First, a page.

Just as the nation contributed to the reconstruction of the National Theatre in Prague after it was ravaged by fire in 1881, Czechs are being given the opportunity to contribute to a significant part of St. Vitus Cathedral – a symbol of Czech statehood, the church where Czech kings were crowned and where they were buried. The cathedral, which is home to the crown jewels, and where the Archbishop of Prague serves masses on important occasions, still lacks a pipe organ that would crown its glory.
Founded in 1344 and completed in 1929, the cathedral has a provisional organ with 4475 pipes, built by Josef Molzer in 1932. Its capacity is not sufficient to fill the whole space of the 125-metre-long and up to 60-metre-wide church and plans are underway to get it replaced by an instrument worthy of the cathedral.
It should be installed on the neo-Gothic organ-loft, on the Western side above the main entrance, and the first notes should resound on the occasion of St Wenceslas Day, September 28, 2019 - symbolically completing the cathedral almost 700 years after work on it started.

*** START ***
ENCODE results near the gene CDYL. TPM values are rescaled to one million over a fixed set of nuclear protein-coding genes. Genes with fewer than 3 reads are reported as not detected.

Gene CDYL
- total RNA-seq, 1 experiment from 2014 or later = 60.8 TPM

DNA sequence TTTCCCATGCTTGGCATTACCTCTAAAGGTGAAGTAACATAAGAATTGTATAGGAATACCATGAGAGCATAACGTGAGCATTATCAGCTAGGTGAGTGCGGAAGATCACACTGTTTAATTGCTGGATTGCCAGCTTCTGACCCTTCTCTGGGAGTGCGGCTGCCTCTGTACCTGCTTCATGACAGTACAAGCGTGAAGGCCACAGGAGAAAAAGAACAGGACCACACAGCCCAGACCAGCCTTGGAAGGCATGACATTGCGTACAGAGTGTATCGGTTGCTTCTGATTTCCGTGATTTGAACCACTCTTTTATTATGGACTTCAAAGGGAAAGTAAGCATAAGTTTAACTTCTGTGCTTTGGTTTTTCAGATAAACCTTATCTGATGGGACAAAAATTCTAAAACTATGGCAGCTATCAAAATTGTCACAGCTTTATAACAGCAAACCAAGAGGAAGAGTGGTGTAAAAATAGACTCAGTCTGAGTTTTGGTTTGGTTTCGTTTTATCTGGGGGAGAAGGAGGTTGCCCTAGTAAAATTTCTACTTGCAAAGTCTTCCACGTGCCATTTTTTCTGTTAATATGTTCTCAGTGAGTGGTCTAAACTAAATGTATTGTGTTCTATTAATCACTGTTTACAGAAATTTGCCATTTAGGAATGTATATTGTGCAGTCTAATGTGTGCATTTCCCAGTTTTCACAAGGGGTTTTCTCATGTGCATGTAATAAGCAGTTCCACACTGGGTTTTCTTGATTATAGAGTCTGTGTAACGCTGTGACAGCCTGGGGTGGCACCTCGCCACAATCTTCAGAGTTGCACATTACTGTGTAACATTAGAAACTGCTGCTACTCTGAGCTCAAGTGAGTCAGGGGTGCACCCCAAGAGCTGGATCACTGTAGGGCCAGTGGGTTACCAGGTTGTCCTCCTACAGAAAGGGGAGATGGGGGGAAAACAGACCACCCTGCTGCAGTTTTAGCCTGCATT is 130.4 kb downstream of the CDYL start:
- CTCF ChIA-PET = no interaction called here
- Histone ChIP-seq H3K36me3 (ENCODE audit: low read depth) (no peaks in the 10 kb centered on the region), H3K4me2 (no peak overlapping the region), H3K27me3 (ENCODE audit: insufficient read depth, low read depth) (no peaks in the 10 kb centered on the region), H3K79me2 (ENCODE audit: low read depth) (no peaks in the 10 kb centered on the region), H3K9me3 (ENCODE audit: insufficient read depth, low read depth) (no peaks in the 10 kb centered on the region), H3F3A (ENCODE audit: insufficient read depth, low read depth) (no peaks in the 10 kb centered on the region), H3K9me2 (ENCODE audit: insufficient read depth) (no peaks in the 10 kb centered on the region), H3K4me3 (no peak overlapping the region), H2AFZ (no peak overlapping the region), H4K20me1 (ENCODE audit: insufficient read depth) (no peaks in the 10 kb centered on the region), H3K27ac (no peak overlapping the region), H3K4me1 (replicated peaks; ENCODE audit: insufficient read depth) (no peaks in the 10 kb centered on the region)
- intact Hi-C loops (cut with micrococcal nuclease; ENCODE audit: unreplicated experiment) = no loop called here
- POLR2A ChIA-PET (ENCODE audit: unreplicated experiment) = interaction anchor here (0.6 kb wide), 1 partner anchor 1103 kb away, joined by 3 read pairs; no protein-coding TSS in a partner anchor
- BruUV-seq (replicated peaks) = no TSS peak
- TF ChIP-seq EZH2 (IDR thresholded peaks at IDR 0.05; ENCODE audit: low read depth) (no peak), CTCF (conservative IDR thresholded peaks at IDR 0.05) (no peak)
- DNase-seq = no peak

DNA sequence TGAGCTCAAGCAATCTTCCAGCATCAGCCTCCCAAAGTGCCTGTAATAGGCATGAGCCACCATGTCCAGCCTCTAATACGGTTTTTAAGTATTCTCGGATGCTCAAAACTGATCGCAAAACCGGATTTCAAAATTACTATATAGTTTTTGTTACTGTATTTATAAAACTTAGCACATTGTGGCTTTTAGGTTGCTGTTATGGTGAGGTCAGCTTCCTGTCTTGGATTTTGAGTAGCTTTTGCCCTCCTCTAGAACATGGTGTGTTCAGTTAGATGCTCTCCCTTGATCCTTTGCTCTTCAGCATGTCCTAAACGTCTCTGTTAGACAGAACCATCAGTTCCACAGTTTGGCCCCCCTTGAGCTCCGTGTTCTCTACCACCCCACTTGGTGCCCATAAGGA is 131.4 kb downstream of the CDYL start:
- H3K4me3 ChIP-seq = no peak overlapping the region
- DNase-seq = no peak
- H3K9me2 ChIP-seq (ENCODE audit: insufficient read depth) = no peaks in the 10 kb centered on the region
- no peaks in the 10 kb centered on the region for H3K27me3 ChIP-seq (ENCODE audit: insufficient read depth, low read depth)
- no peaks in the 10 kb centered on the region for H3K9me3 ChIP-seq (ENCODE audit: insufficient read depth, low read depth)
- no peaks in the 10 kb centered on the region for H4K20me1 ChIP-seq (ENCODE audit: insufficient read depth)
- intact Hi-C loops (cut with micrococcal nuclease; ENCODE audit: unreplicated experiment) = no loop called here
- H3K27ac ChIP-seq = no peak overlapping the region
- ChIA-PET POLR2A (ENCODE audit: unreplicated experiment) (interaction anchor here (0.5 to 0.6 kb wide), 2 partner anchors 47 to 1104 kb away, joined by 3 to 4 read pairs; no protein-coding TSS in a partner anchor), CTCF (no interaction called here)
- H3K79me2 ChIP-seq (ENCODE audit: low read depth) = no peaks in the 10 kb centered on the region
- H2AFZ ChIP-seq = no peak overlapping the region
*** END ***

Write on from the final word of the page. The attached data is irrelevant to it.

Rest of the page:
The price of the new organ, which should have more than 8,000 pipes and would be one of the biggest in Europe, is estimated at 80 to 100 million crowns and while the lion’s share of the costs will be covered by the Catholic Church and big firms, individuals and municipalities around the country have been encouraged to make a symbolic contribution as well. Individuals can, for instance, sponsor a small pipe that would bear the donor's name and forever link the family with the historic site.
According to the daily, the public fund raising campaign has so far collected 15 million crowns for the new organ and people still have time to support this historic project. Four firms have made a bid to construct the new pipe organ for St Vitus Cathedral. A special commission is to announce the winning firm in February.
St Vitus Cathedral is situated within the Prague Castle complex, seat of the Czech President. Legally it belongs to the state and the Catholic Church uses it for religious purposes. In 2010 the Church and State signed an agreement on joint care for the cathedral that terminated lengthy legal disputes over ownership rights.
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